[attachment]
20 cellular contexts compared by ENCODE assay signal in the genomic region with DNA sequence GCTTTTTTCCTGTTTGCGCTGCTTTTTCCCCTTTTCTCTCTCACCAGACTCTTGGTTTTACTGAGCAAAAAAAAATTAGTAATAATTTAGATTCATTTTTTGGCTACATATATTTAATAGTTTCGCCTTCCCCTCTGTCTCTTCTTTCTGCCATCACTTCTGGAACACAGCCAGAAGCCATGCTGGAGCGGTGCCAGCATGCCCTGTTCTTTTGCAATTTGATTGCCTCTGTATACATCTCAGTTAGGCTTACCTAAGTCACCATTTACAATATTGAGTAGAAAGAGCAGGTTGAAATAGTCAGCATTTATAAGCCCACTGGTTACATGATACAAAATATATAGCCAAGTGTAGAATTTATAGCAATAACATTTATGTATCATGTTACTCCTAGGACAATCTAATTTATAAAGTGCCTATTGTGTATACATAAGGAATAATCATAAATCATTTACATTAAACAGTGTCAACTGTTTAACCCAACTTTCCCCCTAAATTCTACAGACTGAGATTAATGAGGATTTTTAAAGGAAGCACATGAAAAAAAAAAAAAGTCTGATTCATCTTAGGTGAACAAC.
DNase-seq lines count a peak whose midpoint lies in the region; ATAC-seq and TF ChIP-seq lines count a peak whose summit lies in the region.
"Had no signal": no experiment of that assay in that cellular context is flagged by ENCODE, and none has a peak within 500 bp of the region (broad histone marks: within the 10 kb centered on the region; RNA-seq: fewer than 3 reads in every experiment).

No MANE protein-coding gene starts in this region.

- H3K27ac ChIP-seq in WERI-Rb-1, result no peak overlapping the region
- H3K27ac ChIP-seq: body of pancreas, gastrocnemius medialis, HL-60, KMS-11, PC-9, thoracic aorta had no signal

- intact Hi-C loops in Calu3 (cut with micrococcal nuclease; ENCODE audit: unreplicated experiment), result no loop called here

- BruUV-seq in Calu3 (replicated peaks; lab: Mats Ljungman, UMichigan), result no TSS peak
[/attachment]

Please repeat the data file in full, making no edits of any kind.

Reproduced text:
20 cellular contexts compared by ENCODE assay signal in the genomic region with DNA sequence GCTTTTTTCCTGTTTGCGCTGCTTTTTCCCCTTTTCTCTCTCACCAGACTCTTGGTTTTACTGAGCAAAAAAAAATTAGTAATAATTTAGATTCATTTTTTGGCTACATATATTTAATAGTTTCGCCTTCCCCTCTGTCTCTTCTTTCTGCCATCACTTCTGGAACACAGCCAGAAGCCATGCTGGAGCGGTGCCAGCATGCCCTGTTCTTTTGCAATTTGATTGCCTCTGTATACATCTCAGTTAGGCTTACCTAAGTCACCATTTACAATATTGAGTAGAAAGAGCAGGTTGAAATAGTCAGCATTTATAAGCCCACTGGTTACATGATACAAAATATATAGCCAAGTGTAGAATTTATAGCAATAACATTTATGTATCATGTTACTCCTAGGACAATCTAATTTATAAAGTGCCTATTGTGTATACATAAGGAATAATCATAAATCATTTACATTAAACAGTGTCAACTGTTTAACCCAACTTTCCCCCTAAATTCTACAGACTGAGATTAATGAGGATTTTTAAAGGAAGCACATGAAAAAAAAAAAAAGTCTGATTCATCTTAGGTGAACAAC.
DNase-seq lines count a peak whose midpoint lies in the region; ATAC-seq and TF ChIP-seq lines count a peak whose summit lies in the region.
"Had no signal": no experiment of that assay in that cellular context is flagged by ENCODE, and none has a peak within 500 bp of the region (broad histone marks: within the 10 kb centered on the region; RNA-seq: fewer than 3 reads in every experiment).

No MANE protein-coding gene starts in this region.

- H3K27ac ChIP-seq in WERI-Rb-1, result no peak overlapping the region
- H3K27ac ChIP-seq: body of pancreas, gastrocnemius medialis, HL-60, KMS-11, PC-9, thoracic aorta had no signal

- intact Hi-C loops in Calu3 (cut with micrococcal nuclease; ENCODE audit: unreplicated experiment), result no loop called here

- BruUV-seq in Calu3 (replicated peaks; lab: Mats Ljungman, UMichigan), result no TSS peak